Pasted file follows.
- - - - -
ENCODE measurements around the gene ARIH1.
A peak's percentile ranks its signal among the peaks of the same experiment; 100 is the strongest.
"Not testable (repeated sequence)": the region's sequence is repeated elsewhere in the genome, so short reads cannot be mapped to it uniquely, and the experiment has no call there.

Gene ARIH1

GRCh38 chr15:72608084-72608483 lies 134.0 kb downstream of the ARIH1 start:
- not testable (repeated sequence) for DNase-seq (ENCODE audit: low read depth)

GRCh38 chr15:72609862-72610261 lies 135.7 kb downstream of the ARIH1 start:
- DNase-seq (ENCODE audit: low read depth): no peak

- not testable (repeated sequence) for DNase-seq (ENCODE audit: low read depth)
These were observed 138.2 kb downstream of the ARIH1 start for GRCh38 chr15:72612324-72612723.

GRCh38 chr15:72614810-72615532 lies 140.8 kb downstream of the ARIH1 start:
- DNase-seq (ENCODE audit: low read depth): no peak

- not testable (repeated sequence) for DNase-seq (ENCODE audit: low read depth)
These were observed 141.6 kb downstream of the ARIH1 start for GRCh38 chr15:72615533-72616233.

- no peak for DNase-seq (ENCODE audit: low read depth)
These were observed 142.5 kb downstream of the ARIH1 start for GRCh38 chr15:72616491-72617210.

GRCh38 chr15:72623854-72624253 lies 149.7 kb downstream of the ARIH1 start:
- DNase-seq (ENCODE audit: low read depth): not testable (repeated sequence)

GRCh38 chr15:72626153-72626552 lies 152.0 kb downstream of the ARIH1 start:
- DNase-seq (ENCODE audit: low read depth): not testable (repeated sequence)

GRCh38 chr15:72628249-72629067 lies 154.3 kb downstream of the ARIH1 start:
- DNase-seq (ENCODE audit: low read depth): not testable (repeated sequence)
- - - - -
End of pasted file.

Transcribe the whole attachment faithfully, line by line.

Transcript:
ENCODE measurements around the gene ARIH1.
A peak's percentile ranks its signal among the peaks of the same experiment; 100 is the strongest.
"Not testable (repeated sequence)": the region's sequence is repeated elsewhere in the genome, so short reads cannot be mapped to it uniquely, and the experiment has no call there.

Gene ARIH1

GRCh38 chr15:72608084-72608483 lies 134.0 kb downstream of the ARIH1 start:
- not testable (repeated sequence) for DNase-seq (ENCODE audit: low read depth)

GRCh38 chr15:72609862-72610261 lies 135.7 kb downstream of the ARIH1 start:
- DNase-seq (ENCODE audit: low read depth): no peak

- not testable (repeated sequence) for DNase-seq (ENCODE audit: low read depth)
These were observed 138.2 kb downstream of the ARIH1 start for GRCh38 chr15:72612324-72612723.

GRCh38 chr15:72614810-72615532 lies 140.8 kb downstream of the ARIH1 start:
- DNase-seq (ENCODE audit: low read depth): no peak

- not testable (repeated sequence) for DNase-seq (ENCODE audit: low read depth)
These were observed 141.6 kb downstream of the ARIH1 start for GRCh38 chr15:72615533-72616233.

- no peak for DNase-seq (ENCODE audit: low read depth)
These were observed 142.5 kb downstream of the ARIH1 start for GRCh38 chr15:72616491-72617210.

GRCh38 chr15:72623854-72624253 lies 149.7 kb downstream of the ARIH1 start:
- DNase-seq (ENCODE audit: low read depth): not testable (repeated sequence)

GRCh38 chr15:72626153-72626552 lies 152.0 kb downstream of the ARIH1 start:
- DNase-seq (ENCODE audit: low read depth): not testable (repeated sequence)

GRCh38 chr15:72628249-72629067 lies 154.3 kb downstream of the ARIH1 start:
- DNase-seq (ENCODE audit: low read depth): not testable (repeated sequence)